Now, HB641 completely undoes the work we did last year. This new language allows for ANYONE to create contracts and sell merchandise preneed. We cannot support this bill in any way. The consumer protections we kept in place last year, are completely undone with this bill. In this scenario, if someone does not properly trust the money when paying for merchandise, as it would be correctly handled through a funeral home preneed contract, could very easily lose not only their money, but their ability to qualify for Medicaid. We protected that most important part of preneed last year, and we certainly do not want to see that changed this year.

As to the section about funeral homes not having to store third-party caskets on a pre-need basis, this is already addressed in the FTC funeral rule.

Please, either reach out to Delegate Hurst and his staff, or to the VFDA and the Legislative Committee so that we can work promptly to remove this bill!

Thanks
Jay McIntyre, CFSP
VFDA First Vice President
VFDA Legislative Committee Chair
Shenandoah Valley FDA Secretary
Licensed Funeral Director
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January 1, 2020

Happy New Year Members!! I hope everyone had a safe and happy Christmas and a very enjoyable New Year’s celebration.

We finally made it to the full participation part of EDRS! Raise your hand if all the doctors in your area have signed up… I’ll wait! You of course know I’m kidding, knowing that we continue to face resistance by some. Less resistance than in days gone by, but still meeting some in isolated practices.

As I mentioned in my last letter, and even the ones before that, now is the time we need to start using all the tools at our disposal. The VFDA and this profession as a whole have been nice for far too long. And to quote Bill Engvall “nice stopped at midnight!!” Literally and figuratively. It’s time for funeral directors to start recommending that the families we serve file a complaint of unprofessional conduct against a doctor who won’t participate in the EDRS. It is time for funeral directors to start calling the Board of Medicine office and complaining to them as well. I have left a message with the Board of Medicine, who chose not to call me back. The same goes for the Executive Director of the Board of Funeral Directors and Embalmers.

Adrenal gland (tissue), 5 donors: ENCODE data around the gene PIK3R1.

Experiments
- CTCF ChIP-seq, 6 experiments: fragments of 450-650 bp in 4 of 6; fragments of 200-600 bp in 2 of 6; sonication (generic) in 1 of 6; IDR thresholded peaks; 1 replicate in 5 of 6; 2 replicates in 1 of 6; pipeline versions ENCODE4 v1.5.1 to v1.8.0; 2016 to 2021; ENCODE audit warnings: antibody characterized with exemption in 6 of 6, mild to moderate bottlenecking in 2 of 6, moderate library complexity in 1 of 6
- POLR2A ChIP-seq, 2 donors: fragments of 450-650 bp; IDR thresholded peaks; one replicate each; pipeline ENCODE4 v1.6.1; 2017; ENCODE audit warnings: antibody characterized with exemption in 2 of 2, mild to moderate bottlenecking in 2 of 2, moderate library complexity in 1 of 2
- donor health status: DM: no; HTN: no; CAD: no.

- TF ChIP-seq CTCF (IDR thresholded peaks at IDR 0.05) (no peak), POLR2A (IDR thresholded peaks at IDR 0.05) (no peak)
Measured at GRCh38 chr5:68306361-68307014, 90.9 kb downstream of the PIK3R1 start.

My suggestion to you as a course of action would be this. Search for the doctor’s name in the EDRS. If you cannot find their name in the listing, call the office and ask for the office manager. Tell them that the doctor must be enrolled and participating in the system as of January 1, 2020. If they are willing and not resistant to getting signed up, offer your help, or call the VFDA and we can help them as well. Keep in mind, that we as an association cannot field all calls and get everyone signed up, so please help the doctors if you can. If they resist, do not print them a paper death certificate copy, as it will not be accepted by the Health Department. The ONLY paper death certificate copies allowed after the first of the year, will be the ones with dates of death prior to January 1.

Again, we have cooperated nicely for a long enough time. You, the funeral director have been responsible for much of the leg work of the system. But, we can all count our blessings that those days are quickly drawing to a close. Let’s finish strong and eagerly anticipate when all this headache is just a thing of the past! Happy New Year!!!

Thanks,

Jay McIntyre, CFSP
VFDA First Vice President
VFDA Legislative Committee Chair
Shenandoah Valley FDA Secretary
Licensed Funeral Director